Kitchen

By Home master

How to Make the Most Out of Your Small Kitchen Cabinets

Urban living definitely has its perks, however, space is not one of them. Most families and individuals living in the city find out that even if they have better access to jobs, transport, education, technology, and shopping establishments, a large home is something that is left to the financially-endowed because of the premium price of space.

Because apartments and condos have limited square footage, that translates to an equally small storage area regardless of room. Contrary to what most think, not all small things are a disadvantage. It is just a matter of perspective. However, not everyone has the innate ability for smart organization and one of the most difficult to organize if you have particularly limited storage space is the kitchen.

Small kitchen cabinets let you exercise organization. Instead of cluttered storing, you are conscious of the matter in which you store kitchen tools or even food. Having small kitchen cabinets also allows you to develop a keener sense of frugality and prioritization which you can use even in different areas outside of the kitchen. Because space is a constraint, you are focused only in buying items that you really need depending on urgency and importance.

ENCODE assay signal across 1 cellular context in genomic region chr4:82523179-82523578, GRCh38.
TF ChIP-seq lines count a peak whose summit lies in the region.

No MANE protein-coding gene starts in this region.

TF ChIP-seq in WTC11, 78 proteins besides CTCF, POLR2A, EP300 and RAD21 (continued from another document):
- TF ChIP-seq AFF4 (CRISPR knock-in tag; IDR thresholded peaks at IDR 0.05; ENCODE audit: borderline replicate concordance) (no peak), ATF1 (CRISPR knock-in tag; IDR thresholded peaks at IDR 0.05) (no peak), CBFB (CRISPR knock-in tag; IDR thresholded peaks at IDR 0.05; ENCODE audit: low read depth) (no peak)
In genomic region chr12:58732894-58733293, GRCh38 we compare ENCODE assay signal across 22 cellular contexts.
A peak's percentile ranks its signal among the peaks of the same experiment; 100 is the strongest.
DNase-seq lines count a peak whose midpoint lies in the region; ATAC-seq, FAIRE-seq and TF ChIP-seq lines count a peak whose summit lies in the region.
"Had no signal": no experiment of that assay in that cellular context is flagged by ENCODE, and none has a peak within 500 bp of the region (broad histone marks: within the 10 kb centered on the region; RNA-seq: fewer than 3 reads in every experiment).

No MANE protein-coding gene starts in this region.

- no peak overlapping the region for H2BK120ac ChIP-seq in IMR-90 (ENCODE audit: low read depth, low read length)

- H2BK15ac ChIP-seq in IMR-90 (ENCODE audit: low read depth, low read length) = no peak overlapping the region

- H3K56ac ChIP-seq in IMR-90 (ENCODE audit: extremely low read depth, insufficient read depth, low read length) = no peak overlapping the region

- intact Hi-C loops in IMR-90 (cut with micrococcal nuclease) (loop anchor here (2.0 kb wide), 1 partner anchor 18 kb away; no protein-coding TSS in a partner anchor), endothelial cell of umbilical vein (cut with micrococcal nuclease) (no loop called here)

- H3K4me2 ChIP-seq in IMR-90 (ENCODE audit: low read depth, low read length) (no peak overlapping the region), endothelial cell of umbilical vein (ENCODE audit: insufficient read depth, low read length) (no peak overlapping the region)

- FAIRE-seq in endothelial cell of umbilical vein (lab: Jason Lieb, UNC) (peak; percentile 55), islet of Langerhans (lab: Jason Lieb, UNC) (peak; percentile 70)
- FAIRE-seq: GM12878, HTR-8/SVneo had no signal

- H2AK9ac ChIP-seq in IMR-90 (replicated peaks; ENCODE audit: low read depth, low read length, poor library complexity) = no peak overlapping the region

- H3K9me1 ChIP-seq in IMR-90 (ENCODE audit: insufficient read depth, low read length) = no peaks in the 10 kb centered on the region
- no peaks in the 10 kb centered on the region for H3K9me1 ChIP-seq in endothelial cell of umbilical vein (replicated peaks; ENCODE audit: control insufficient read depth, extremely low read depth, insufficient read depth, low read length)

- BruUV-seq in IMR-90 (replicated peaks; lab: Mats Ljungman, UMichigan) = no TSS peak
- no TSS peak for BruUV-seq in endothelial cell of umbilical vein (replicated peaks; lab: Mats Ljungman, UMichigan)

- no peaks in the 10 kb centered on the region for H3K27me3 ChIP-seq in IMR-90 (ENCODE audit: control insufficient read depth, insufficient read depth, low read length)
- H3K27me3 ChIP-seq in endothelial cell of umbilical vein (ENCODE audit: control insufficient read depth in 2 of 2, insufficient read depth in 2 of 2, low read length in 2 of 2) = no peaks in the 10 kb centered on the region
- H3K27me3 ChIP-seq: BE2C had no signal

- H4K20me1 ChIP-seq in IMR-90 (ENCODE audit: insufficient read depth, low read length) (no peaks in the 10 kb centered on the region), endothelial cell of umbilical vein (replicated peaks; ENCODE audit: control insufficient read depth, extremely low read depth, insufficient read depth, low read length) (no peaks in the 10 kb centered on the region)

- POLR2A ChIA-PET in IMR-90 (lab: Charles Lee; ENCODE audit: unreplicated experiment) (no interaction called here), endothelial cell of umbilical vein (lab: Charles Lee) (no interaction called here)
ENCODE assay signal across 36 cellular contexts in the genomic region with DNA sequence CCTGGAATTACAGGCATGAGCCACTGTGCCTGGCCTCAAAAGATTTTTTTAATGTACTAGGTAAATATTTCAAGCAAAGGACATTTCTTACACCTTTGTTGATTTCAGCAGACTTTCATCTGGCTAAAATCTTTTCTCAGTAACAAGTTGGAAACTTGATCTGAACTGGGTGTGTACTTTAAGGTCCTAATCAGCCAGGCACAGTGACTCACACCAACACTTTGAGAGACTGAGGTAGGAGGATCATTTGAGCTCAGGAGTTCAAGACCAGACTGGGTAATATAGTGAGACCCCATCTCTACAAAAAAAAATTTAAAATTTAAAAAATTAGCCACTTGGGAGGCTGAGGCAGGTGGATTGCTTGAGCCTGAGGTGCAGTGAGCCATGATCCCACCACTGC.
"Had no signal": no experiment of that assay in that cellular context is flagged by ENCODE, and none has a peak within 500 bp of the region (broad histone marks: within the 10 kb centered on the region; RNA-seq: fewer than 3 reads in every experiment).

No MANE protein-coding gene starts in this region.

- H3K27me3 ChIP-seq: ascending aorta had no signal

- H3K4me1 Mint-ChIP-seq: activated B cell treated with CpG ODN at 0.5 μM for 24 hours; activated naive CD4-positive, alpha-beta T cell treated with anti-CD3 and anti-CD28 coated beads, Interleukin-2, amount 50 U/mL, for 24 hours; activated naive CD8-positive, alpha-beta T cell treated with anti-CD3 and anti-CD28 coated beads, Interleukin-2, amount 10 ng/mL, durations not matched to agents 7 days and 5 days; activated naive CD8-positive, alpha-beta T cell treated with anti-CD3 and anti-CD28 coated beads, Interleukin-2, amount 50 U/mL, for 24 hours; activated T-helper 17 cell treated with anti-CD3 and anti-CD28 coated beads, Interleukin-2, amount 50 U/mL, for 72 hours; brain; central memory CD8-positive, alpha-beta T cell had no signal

Not because your cabinet is small means you can’t make the most out of them. Instead of spending thousands of dollars on bulky kitchen tools and grocery items that you don’t even need, prioritize and get organized by following these tips.

Optimize Your Kitchen Storage Space

small kitchen cabinets
By Jennifer Grimes under CC BY-ND 2.0

1.            Make an Inventory of Kitchen Items and Food.